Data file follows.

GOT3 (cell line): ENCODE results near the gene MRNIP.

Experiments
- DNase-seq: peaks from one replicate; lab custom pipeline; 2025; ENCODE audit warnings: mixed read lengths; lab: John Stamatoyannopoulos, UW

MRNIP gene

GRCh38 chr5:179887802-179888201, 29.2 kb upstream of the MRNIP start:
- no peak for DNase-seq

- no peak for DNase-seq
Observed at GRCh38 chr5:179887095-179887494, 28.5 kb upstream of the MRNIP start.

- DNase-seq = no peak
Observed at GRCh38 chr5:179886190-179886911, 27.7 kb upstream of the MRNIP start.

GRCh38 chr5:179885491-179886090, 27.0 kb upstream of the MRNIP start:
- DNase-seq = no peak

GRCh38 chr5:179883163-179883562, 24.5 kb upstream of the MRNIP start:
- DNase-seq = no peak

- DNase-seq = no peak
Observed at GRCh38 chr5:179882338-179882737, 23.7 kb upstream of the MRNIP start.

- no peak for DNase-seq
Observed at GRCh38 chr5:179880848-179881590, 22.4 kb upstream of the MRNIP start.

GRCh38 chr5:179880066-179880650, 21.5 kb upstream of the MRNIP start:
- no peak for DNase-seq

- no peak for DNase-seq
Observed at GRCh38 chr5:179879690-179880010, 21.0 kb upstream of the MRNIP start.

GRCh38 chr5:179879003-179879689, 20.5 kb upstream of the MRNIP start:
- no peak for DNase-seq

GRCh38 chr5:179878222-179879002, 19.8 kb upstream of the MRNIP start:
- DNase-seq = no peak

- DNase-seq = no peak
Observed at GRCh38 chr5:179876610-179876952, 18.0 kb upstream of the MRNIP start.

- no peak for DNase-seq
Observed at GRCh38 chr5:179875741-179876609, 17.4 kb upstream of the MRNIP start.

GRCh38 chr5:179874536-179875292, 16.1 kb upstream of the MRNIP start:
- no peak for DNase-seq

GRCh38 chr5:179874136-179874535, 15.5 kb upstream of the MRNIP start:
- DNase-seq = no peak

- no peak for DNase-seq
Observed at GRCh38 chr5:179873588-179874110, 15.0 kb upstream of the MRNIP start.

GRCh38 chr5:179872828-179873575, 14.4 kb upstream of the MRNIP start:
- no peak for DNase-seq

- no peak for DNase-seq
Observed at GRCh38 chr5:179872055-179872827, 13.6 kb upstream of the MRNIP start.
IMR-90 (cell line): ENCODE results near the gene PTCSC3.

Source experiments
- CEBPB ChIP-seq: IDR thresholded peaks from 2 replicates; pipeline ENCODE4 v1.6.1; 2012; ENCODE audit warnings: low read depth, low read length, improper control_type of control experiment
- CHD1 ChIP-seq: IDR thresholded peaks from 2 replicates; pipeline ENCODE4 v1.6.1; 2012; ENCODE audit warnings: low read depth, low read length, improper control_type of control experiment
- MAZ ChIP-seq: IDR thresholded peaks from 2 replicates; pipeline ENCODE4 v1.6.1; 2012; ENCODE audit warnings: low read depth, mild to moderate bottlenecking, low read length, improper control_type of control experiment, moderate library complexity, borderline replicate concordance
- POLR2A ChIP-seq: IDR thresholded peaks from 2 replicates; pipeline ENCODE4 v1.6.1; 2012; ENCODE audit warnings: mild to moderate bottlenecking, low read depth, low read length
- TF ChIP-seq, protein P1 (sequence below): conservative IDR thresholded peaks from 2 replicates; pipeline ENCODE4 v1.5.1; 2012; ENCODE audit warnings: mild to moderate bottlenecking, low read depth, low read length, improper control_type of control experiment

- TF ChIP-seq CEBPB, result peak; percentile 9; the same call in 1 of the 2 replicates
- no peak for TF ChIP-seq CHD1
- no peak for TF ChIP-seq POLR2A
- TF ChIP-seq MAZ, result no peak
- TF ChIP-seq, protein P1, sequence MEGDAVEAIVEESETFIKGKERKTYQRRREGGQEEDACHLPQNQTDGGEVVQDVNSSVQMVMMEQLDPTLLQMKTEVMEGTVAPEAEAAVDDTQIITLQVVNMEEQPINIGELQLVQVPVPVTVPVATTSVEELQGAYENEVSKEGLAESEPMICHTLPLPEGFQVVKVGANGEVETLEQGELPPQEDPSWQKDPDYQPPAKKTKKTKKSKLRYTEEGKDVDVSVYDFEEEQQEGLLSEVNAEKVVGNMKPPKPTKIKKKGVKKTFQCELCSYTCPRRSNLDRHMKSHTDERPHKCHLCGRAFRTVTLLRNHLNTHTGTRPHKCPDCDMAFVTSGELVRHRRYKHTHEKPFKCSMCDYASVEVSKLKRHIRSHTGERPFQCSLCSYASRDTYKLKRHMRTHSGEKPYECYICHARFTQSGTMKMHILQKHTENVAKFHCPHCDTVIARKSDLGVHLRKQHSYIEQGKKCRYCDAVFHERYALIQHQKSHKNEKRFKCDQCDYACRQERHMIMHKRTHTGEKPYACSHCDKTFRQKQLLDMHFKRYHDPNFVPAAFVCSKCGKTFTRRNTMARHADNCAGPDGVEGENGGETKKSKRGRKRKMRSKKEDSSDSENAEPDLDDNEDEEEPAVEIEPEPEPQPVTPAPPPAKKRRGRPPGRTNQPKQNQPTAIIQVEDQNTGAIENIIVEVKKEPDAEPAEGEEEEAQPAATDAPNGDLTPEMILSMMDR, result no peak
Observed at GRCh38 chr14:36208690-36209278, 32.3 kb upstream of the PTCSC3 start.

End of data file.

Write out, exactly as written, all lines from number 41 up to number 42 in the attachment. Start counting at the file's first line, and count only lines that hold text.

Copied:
IMR-90 (cell line): ENCODE results near the gene PTCSC3.

Source experiments